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cityguru, Solicitor
Category: Employment Law
Satisfied Customers: 13329
Experience:  Senior lawyer with 30 years experience
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Hi Please could you help. Our company is a charity

Customer Question


Please could you help.
Our company is a charity and our role is a payroll bureau. Our clients are self employed who are in receipt of funds from local authorities to employee people to provide them with care, this is classed as a small carers scheme.

Our company has done a review and we no longer fit in their new mission. We were given 3 options, 1. to let the contract run to the end - this doesn't apply to our project as the clients contract is directly with us. 2. Tupe us across to another provider which is possible for 58% of the clients but again they would have to agree, the remaining 48% would be left in limbo. Every client that agreed to move would have to sign a form to authorise the new provider to deal on their behalf with HMRC, they would have to sign a new service level agreement and direct debit mandate. As the clients have various needs due to their disability this could take a minimum of three months, also once the clients have signed only the new party could act on their behalf. The 3rd option was to set up our own CIC company. We stated however that we would do this as our final option on the condition that we were made redundant and had our redundancy pay, we also requested a list of 'wants / needs' . When we sent this in writing we were told it was agreed in principle though the 'wants / needs' would have to be discussed. We have had a couple of meetings with Wales Co-operative Centre that help set up not for profit organisations and have gone quite a way down the line in setting this new business up. We have now been told today that they do not want to pay our redundancy but would consider underwriting it ? The goal posts are moving constantly. Where do we stand? and by agreeing on principle having seen the request that we would go ahead on condition of redundancy pay have they broken any agreement. We did seek legal advice and was told that we should not voluntary agree to set up a business, that they had to make us redundant, that is why we specifically specified we would only set up ourselves on the condition that is was our organisation that was making our job redundant. Today we were told that our job was not redundant and that we were basically being Tuped over to another business and therefore not redundant (though that business is the one we were setting up at our risk.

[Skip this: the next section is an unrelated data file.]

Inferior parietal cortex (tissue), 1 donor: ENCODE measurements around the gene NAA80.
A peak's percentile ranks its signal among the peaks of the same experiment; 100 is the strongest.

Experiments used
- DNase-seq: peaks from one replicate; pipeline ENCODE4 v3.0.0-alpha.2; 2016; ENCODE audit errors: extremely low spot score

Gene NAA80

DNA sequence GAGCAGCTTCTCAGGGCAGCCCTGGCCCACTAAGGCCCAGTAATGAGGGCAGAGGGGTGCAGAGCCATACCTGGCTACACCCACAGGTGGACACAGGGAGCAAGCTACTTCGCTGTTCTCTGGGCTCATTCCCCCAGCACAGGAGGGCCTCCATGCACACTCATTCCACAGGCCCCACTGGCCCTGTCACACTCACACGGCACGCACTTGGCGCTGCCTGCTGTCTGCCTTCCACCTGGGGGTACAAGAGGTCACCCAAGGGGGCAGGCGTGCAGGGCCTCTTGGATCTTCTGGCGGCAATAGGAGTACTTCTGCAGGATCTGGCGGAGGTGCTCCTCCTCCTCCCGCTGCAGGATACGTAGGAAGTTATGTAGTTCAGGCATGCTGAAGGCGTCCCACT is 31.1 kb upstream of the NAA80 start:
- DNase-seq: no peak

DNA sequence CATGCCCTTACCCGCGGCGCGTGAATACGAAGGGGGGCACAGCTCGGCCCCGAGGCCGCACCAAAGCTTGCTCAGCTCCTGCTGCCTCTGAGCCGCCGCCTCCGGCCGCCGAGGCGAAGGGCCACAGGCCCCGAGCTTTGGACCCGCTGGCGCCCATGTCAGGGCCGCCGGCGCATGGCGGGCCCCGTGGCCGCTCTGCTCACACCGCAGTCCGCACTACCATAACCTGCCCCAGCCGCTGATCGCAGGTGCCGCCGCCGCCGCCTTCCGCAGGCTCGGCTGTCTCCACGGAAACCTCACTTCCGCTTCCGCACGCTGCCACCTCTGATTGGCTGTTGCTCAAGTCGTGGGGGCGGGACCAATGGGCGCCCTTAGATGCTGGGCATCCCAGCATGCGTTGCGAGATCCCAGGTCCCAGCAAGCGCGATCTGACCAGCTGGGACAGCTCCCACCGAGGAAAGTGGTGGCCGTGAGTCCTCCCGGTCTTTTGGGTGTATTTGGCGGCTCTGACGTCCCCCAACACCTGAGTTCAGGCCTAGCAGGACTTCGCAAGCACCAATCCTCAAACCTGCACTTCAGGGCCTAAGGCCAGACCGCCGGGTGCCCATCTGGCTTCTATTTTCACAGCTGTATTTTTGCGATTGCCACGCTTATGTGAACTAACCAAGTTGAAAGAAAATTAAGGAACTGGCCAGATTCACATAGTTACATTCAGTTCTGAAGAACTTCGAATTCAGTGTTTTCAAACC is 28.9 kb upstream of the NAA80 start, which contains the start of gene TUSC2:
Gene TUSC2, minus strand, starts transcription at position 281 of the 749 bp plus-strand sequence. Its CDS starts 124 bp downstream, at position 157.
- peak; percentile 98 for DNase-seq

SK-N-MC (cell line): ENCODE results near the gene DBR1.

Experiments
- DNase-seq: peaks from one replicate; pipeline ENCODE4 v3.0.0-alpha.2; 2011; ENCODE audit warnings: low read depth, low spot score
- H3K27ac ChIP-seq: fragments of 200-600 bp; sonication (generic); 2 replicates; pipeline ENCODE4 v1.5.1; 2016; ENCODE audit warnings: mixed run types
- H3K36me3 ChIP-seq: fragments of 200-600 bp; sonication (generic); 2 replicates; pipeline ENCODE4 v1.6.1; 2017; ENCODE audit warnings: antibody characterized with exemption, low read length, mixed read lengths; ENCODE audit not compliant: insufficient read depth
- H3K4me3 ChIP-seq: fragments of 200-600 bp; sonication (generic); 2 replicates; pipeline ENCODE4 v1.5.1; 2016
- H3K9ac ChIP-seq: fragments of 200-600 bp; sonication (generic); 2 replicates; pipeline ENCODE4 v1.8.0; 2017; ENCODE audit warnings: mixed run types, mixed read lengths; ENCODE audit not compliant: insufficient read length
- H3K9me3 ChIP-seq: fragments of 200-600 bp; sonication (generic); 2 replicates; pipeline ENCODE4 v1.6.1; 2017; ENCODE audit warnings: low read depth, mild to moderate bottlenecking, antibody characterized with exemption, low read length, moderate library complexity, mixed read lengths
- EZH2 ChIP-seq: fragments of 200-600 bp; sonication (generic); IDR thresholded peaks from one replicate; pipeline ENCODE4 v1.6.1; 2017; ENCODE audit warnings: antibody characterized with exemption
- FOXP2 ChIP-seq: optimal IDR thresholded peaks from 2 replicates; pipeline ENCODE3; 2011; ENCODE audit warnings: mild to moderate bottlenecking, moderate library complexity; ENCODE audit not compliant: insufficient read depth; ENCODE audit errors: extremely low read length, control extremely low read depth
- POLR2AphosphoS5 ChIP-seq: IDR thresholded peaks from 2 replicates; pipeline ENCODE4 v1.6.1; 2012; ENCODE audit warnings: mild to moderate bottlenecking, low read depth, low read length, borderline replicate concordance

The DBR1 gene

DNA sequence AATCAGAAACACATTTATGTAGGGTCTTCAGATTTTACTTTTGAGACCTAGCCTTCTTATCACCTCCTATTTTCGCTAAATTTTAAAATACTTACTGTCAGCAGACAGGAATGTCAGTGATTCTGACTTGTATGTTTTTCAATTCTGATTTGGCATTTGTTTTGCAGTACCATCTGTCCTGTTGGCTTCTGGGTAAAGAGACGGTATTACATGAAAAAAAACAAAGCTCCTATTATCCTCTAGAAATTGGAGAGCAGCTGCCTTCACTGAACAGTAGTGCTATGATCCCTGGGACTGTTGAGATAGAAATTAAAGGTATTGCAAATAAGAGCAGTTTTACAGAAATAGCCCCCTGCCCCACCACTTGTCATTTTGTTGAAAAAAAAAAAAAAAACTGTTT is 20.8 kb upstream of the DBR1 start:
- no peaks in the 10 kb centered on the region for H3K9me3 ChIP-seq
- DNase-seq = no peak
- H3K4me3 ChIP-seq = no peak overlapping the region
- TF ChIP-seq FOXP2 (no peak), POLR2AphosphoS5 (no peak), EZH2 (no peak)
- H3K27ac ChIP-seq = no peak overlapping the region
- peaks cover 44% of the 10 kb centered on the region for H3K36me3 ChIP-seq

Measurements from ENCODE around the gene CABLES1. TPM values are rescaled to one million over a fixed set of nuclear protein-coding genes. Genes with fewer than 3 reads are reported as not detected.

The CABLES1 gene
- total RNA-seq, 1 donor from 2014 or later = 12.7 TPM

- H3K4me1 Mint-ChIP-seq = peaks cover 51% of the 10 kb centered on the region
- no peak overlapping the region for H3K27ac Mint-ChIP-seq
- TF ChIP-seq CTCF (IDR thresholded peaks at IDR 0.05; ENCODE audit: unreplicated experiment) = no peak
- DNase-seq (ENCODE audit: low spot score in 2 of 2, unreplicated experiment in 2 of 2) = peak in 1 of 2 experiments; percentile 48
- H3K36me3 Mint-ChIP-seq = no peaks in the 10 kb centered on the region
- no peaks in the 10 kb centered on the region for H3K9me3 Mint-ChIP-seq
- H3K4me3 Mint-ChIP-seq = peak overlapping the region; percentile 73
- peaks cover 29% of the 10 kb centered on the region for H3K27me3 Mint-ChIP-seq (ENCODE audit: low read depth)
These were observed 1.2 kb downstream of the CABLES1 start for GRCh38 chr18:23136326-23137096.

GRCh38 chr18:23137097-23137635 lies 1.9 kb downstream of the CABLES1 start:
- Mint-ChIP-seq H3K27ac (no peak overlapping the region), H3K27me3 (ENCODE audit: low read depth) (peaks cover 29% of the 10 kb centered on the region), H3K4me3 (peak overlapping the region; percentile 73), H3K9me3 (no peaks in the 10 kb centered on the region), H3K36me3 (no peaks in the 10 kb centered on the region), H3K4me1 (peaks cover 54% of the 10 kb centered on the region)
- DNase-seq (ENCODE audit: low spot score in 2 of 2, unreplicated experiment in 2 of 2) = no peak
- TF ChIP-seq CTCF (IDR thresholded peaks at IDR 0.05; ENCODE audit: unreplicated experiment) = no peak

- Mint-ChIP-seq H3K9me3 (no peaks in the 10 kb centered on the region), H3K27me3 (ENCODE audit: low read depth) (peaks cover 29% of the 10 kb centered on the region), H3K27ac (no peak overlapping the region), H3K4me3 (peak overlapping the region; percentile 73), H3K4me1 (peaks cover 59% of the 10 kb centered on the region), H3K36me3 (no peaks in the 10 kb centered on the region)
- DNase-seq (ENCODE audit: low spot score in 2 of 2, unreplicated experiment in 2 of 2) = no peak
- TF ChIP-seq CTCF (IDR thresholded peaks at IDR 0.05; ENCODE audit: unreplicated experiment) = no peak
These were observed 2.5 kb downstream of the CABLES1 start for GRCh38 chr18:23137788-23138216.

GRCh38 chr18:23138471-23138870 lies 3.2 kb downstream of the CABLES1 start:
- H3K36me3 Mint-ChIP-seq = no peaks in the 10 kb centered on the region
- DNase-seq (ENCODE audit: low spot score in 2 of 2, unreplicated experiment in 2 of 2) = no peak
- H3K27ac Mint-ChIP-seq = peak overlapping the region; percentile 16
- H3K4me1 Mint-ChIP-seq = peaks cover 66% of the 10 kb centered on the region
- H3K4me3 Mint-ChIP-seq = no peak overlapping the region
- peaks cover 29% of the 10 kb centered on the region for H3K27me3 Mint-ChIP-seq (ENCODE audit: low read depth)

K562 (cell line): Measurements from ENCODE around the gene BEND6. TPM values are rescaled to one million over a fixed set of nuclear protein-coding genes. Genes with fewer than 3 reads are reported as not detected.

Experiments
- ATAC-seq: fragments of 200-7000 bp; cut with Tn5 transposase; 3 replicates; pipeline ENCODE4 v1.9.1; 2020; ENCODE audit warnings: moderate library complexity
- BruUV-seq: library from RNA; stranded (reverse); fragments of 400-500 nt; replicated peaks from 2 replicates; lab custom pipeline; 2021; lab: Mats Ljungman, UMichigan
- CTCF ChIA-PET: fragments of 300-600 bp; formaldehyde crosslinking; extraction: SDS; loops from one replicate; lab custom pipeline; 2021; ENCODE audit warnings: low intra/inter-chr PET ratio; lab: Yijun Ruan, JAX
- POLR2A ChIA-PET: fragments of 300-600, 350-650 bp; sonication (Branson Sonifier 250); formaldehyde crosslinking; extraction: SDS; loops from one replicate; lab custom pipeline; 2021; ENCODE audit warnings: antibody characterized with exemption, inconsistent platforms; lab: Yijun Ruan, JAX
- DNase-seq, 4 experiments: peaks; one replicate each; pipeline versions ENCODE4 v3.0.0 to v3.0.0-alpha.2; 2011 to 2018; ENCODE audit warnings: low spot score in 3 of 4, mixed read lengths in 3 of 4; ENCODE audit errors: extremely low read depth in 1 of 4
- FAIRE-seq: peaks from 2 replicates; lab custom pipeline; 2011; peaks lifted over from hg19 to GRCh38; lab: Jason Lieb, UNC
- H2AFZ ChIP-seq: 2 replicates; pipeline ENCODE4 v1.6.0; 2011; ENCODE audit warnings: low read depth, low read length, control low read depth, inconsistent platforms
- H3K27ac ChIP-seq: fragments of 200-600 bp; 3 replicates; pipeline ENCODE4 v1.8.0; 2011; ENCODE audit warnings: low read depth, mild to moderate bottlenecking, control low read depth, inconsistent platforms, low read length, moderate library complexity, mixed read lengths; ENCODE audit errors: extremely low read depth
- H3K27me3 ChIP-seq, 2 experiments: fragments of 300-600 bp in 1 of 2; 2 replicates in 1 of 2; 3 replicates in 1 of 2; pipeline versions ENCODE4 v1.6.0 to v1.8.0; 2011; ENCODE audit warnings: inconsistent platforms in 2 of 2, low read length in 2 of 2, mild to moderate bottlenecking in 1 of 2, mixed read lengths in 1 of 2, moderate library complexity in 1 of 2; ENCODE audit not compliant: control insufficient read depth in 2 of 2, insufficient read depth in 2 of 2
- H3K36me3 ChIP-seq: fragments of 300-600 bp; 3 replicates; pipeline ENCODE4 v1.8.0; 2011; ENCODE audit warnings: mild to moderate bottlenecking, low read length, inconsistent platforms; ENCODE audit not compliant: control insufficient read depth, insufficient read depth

Submitted: 4 years ago.
Category: Employment Law
Expert:  cityguru replied 4 years ago.
Thanks for your question. I agree with the advice that you have been given. If you set up a company even a non profit and then transfer your current activity to it, then there will almost certainly be a TUPE transfer.

It is theoretically possible for your existing employer to make you redundant and make a redundancy payment and then reengage you or allow you to transfer the business but the problem with TUPE is that is operates as a matter of law regardless of what the parties agree so you would need to all sign formal settlement agreement to waive any claim.

If you have not actually set up the business then do not do so until after you have been given notice of redundancy.

Alternatively I would ask you employer to fund the legal costs to get it all set up in the right way.